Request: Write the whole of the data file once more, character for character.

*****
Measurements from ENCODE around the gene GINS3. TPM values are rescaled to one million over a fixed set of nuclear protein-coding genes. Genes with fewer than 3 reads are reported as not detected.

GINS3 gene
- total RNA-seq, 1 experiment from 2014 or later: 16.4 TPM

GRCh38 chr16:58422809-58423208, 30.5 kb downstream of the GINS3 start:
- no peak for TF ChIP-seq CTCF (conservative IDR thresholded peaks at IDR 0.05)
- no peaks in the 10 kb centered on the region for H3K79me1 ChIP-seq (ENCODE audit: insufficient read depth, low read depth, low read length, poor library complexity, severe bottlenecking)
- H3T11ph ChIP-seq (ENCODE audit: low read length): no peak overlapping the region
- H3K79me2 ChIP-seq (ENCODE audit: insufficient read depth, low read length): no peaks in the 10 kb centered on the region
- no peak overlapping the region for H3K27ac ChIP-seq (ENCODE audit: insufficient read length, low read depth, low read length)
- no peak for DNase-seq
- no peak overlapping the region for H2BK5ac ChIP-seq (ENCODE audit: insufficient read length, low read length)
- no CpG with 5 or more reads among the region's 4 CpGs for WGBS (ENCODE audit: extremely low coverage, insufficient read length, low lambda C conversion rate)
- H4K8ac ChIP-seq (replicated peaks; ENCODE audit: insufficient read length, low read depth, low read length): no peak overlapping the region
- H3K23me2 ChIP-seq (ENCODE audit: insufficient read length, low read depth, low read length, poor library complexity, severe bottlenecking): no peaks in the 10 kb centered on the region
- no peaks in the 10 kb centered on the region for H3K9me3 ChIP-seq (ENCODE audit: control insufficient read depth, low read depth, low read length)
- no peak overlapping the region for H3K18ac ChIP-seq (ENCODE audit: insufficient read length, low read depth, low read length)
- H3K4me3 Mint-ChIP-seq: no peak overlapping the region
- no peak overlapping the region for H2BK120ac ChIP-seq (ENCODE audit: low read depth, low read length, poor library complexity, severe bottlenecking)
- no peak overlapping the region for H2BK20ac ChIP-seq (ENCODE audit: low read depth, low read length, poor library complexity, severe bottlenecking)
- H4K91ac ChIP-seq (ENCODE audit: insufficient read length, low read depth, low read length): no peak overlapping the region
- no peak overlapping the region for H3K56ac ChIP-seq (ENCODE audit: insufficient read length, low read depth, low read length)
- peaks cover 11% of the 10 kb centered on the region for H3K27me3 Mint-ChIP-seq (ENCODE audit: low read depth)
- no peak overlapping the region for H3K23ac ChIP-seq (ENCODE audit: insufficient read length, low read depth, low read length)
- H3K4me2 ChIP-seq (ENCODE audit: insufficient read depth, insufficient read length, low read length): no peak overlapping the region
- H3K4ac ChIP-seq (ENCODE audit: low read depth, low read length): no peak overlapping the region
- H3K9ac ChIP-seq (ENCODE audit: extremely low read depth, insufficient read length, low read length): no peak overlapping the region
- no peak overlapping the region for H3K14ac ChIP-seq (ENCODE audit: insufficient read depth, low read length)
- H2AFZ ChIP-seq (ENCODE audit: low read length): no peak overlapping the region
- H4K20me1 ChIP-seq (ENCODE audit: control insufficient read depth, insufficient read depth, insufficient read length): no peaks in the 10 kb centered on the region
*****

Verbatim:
Measurements from ENCODE around the gene GINS3. TPM values are rescaled to one million over a fixed set of nuclear protein-coding genes. Genes with fewer than 3 reads are reported as not detected.

GINS3 gene
- total RNA-seq, 1 experiment from 2014 or later: 16.4 TPM

GRCh38 chr16:58422809-58423208, 30.5 kb downstream of the GINS3 start:
- no peak for TF ChIP-seq CTCF (conservative IDR thresholded peaks at IDR 0.05)
- no peaks in the 10 kb centered on the region for H3K79me1 ChIP-seq (ENCODE audit: insufficient read depth, low read depth, low read length, poor library complexity, severe bottlenecking)
- H3T11ph ChIP-seq (ENCODE audit: low read length): no peak overlapping the region
- H3K79me2 ChIP-seq (ENCODE audit: insufficient read depth, low read length): no peaks in the 10 kb centered on the region
- no peak overlapping the region for H3K27ac ChIP-seq (ENCODE audit: insufficient read length, low read depth, low read length)
- no peak for DNase-seq
- no peak overlapping the region for H2BK5ac ChIP-seq (ENCODE audit: insufficient read length, low read length)
- no CpG with 5 or more reads among the region's 4 CpGs for WGBS (ENCODE audit: extremely low coverage, insufficient read length, low lambda C conversion rate)
- H4K8ac ChIP-seq (replicated peaks; ENCODE audit: insufficient read length, low read depth, low read length): no peak overlapping the region
- H3K23me2 ChIP-seq (ENCODE audit: insufficient read length, low read depth, low read length, poor library complexity, severe bottlenecking): no peaks in the 10 kb centered on the region
- no peaks in the 10 kb centered on the region for H3K9me3 ChIP-seq (ENCODE audit: control insufficient read depth, low read depth, low read length)
- no peak overlapping the region for H3K18ac ChIP-seq (ENCODE audit: insufficient read length, low read depth, low read length)
- H3K4me3 Mint-ChIP-seq: no peak overlapping the region
- no peak overlapping the region for H2BK120ac ChIP-seq (ENCODE audit: low read depth, low read length, poor library complexity, severe bottlenecking)
- no peak overlapping the region for H2BK20ac ChIP-seq (ENCODE audit: low read depth, low read length, poor library complexity, severe bottlenecking)
- H4K91ac ChIP-seq (ENCODE audit: insufficient read length, low read depth, low read length): no peak overlapping the region
- no peak overlapping the region for H3K56ac ChIP-seq (ENCODE audit: insufficient read length, low read depth, low read length)
- peaks cover 11% of the 10 kb centered on the region for H3K27me3 Mint-ChIP-seq (ENCODE audit: low read depth)
- no peak overlapping the region for H3K23ac ChIP-seq (ENCODE audit: insufficient read length, low read depth, low read length)
- H3K4me2 ChIP-seq (ENCODE audit: insufficient read depth, insufficient read length, low read length): no peak overlapping the region
- H3K4ac ChIP-seq (ENCODE audit: low read depth, low read length): no peak overlapping the region
- H3K9ac ChIP-seq (ENCODE audit: extremely low read depth, insufficient read length, low read length): no peak overlapping the region
- no peak overlapping the region for H3K14ac ChIP-seq (ENCODE audit: insufficient read depth, low read length)
- H2AFZ ChIP-seq (ENCODE audit: low read length): no peak overlapping the region
- H4K20me1 ChIP-seq (ENCODE audit: control insufficient read depth, insufficient read depth, insufficient read length): no peaks in the 10 kb centered on the region